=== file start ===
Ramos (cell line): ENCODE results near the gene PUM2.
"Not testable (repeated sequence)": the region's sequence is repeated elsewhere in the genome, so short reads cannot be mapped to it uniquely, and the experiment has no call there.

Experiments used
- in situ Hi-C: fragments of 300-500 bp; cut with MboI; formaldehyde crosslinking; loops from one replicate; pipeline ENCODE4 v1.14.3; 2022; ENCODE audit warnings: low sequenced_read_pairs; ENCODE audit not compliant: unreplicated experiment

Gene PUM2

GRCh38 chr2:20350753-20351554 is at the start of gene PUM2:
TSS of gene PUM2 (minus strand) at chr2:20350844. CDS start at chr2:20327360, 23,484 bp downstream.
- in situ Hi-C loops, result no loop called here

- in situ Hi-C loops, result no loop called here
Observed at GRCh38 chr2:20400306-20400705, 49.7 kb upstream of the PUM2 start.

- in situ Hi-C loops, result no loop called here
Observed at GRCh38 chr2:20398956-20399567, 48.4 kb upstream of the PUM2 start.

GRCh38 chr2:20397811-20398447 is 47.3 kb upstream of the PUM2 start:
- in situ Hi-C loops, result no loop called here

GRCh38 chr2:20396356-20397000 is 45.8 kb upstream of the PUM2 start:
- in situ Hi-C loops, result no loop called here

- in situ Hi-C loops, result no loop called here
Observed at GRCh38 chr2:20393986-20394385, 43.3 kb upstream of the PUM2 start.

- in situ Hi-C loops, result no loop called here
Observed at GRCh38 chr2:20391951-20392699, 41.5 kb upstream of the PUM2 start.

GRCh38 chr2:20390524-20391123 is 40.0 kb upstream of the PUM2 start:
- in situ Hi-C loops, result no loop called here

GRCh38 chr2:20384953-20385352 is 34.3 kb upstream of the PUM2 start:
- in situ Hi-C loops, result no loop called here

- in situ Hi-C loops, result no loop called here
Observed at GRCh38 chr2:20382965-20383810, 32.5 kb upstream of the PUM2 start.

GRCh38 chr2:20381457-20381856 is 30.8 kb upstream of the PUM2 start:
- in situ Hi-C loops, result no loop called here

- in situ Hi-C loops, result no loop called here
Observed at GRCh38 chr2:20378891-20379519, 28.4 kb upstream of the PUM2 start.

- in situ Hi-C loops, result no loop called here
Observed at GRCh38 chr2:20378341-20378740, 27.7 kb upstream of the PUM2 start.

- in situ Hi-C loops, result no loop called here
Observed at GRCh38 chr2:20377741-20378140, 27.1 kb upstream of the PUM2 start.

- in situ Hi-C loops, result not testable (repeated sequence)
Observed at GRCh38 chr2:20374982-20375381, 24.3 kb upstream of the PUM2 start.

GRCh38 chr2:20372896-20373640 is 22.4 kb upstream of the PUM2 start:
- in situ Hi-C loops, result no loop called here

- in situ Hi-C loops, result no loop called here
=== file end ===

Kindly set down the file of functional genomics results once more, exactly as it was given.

Ramos (cell line): ENCODE results near the gene PUM2.
"Not testable (repeated sequence)": the region's sequence is repeated elsewhere in the genome, so short reads cannot be mapped to it uniquely, and the experiment has no call there.

Experiments used
- in situ Hi-C: fragments of 300-500 bp; cut with MboI; formaldehyde crosslinking; loops from one replicate; pipeline ENCODE4 v1.14.3; 2022; ENCODE audit warnings: low sequenced_read_pairs; ENCODE audit not compliant: unreplicated experiment

Gene PUM2

GRCh38 chr2:20350753-20351554 is at the start of gene PUM2:
TSS of gene PUM2 (minus strand) at chr2:20350844. CDS start at chr2:20327360, 23,484 bp downstream.
- in situ Hi-C loops, result no loop called here

- in situ Hi-C loops, result no loop called here
Observed at GRCh38 chr2:20400306-20400705, 49.7 kb upstream of the PUM2 start.

- in situ Hi-C loops, result no loop called here
Observed at GRCh38 chr2:20398956-20399567, 48.4 kb upstream of the PUM2 start.

GRCh38 chr2:20397811-20398447 is 47.3 kb upstream of the PUM2 start:
- in situ Hi-C loops, result no loop called here

GRCh38 chr2:20396356-20397000 is 45.8 kb upstream of the PUM2 start:
- in situ Hi-C loops, result no loop called here

- in situ Hi-C loops, result no loop called here
Observed at GRCh38 chr2:20393986-20394385, 43.3 kb upstream of the PUM2 start.

- in situ Hi-C loops, result no loop called here
Observed at GRCh38 chr2:20391951-20392699, 41.5 kb upstream of the PUM2 start.

GRCh38 chr2:20390524-20391123 is 40.0 kb upstream of the PUM2 start:
- in situ Hi-C loops, result no loop called here

GRCh38 chr2:20384953-20385352 is 34.3 kb upstream of the PUM2 start:
- in situ Hi-C loops, result no loop called here

- in situ Hi-C loops, result no loop called here
Observed at GRCh38 chr2:20382965-20383810, 32.5 kb upstream of the PUM2 start.

GRCh38 chr2:20381457-20381856 is 30.8 kb upstream of the PUM2 start:
- in situ Hi-C loops, result no loop called here

- in situ Hi-C loops, result no loop called here
Observed at GRCh38 chr2:20378891-20379519, 28.4 kb upstream of the PUM2 start.

- in situ Hi-C loops, result no loop called here
Observed at GRCh38 chr2:20378341-20378740, 27.7 kb upstream of the PUM2 start.

- in situ Hi-C loops, result no loop called here
Observed at GRCh38 chr2:20377741-20378140, 27.1 kb upstream of the PUM2 start.

- in situ Hi-C loops, result not testable (repeated sequence)
Observed at GRCh38 chr2:20374982-20375381, 24.3 kb upstream of the PUM2 start.

GRCh38 chr2:20372896-20373640 is 22.4 kb upstream of the PUM2 start:
- in situ Hi-C loops, result no loop called here

- in situ Hi-C loops, result no loop called here